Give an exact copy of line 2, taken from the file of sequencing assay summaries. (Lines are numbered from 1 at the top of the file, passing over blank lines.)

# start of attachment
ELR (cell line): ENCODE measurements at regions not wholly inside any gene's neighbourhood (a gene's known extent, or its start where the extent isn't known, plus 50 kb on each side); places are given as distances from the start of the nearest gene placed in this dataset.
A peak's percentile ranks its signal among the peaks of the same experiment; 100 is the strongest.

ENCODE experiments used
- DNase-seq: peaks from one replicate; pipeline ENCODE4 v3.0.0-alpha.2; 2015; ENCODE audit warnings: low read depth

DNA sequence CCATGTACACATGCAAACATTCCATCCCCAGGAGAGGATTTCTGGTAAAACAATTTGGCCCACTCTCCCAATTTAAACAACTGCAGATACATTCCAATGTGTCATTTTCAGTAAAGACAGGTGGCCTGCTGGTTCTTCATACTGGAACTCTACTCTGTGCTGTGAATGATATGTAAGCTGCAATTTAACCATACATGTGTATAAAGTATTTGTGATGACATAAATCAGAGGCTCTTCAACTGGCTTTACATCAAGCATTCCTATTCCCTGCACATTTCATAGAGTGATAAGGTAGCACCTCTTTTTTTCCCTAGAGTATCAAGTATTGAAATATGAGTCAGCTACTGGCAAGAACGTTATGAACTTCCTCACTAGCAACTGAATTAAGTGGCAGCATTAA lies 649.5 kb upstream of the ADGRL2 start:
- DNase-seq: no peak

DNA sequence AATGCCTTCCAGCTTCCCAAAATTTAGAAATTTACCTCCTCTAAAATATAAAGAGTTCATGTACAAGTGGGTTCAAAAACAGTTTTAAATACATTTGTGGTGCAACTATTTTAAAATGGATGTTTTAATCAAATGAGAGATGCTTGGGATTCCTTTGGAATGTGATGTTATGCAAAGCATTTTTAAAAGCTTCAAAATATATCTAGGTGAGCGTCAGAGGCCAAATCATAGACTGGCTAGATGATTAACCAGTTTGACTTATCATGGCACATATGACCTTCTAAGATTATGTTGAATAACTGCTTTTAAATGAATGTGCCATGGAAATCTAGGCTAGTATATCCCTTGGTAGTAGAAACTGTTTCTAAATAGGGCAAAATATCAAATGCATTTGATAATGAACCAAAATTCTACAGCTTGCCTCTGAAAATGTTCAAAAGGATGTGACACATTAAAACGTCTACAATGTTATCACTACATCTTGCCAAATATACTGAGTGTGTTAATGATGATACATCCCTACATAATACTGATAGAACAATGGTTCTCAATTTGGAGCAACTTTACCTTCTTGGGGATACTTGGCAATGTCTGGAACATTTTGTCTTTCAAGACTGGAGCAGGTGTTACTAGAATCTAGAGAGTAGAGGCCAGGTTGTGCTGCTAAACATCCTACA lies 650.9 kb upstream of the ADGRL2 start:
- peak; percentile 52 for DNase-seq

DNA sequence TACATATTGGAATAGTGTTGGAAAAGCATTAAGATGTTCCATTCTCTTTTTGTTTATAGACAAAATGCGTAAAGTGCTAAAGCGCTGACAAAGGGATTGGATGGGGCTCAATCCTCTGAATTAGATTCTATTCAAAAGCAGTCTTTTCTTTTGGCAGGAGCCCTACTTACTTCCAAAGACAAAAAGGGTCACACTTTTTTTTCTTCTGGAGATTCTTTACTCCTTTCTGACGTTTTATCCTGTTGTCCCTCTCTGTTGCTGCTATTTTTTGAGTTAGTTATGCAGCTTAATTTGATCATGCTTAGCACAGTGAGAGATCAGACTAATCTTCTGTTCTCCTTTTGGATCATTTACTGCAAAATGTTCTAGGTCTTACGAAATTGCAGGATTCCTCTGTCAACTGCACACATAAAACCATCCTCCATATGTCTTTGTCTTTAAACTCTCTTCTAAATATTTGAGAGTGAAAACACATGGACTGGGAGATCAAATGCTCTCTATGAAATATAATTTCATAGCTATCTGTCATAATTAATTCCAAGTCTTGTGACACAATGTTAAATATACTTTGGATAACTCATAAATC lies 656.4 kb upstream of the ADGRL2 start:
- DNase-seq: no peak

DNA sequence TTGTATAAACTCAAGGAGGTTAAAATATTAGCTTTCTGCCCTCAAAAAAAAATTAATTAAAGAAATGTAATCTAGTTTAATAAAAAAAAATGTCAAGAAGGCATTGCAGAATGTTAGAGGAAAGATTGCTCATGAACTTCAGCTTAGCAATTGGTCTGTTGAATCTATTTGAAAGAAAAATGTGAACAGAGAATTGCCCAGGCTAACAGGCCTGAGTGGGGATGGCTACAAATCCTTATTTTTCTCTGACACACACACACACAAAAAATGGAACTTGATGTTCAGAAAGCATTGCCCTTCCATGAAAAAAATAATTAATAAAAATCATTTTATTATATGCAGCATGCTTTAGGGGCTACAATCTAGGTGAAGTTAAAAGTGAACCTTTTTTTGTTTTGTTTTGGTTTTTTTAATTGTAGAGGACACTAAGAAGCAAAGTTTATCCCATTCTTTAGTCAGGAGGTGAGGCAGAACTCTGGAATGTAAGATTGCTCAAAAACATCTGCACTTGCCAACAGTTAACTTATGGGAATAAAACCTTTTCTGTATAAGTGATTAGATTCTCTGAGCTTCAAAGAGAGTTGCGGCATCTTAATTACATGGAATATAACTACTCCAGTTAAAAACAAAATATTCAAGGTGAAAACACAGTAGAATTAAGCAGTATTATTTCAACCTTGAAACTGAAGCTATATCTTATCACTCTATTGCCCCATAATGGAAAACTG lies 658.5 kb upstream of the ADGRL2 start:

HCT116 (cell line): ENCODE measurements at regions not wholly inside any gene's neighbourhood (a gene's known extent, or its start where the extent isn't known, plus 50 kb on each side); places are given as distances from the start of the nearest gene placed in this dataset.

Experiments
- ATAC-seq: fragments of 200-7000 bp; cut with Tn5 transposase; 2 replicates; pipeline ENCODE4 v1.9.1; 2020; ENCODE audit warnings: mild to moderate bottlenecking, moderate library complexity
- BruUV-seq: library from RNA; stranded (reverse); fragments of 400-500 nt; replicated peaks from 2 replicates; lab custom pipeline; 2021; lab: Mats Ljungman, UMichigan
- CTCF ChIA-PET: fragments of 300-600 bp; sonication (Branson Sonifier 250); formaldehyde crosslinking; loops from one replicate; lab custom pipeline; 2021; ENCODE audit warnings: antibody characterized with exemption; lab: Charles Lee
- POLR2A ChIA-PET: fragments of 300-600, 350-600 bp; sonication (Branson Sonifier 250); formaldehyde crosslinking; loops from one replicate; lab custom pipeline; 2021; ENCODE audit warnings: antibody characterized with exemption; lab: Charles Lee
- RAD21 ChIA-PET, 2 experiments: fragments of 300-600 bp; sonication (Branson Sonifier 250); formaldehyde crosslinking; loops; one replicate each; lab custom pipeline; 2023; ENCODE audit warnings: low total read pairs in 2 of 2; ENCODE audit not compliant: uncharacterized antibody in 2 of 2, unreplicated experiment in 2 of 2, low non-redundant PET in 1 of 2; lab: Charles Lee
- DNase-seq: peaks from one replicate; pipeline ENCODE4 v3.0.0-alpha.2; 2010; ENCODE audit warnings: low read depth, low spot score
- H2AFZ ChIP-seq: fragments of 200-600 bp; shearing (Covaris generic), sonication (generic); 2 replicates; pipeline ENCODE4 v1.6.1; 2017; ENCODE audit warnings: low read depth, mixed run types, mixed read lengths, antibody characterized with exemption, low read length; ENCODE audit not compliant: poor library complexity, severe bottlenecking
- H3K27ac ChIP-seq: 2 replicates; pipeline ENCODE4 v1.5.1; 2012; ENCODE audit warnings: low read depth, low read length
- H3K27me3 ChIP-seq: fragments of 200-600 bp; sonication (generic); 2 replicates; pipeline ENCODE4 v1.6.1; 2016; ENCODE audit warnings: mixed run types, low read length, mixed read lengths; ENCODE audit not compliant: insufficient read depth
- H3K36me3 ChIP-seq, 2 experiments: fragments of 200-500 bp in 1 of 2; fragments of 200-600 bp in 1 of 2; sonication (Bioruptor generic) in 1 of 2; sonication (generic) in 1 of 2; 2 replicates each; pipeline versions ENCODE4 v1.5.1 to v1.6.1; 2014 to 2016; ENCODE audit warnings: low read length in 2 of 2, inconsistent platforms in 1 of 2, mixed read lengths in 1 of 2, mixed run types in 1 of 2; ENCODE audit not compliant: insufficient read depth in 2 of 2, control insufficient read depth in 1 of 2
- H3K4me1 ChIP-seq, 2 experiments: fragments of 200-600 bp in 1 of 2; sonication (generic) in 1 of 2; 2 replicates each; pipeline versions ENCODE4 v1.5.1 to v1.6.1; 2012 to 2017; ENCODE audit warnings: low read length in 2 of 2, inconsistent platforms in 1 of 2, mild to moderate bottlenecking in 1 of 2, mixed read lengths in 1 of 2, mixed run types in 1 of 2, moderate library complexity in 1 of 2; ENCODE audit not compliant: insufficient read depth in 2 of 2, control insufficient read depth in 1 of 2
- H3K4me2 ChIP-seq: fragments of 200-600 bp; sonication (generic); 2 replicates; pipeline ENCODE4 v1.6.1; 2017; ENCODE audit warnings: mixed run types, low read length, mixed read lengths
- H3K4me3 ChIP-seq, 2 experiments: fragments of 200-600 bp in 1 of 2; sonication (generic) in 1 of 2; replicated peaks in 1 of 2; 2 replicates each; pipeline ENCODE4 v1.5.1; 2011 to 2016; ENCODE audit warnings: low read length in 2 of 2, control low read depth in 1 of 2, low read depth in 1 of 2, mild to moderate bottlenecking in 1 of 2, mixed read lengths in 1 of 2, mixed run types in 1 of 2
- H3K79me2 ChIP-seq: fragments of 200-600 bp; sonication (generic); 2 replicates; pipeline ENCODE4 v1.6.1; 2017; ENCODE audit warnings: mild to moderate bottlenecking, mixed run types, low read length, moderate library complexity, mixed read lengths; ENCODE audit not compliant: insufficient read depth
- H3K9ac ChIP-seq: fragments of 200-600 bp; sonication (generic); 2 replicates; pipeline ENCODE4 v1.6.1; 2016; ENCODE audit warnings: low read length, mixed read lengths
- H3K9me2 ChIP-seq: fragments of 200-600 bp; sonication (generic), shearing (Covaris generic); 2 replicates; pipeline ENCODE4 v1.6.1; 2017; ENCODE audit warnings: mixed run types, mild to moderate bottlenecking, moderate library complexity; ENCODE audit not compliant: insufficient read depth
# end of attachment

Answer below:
A peak's percentile ranks its signal among the peaks of the same experiment; 100 is the strongest.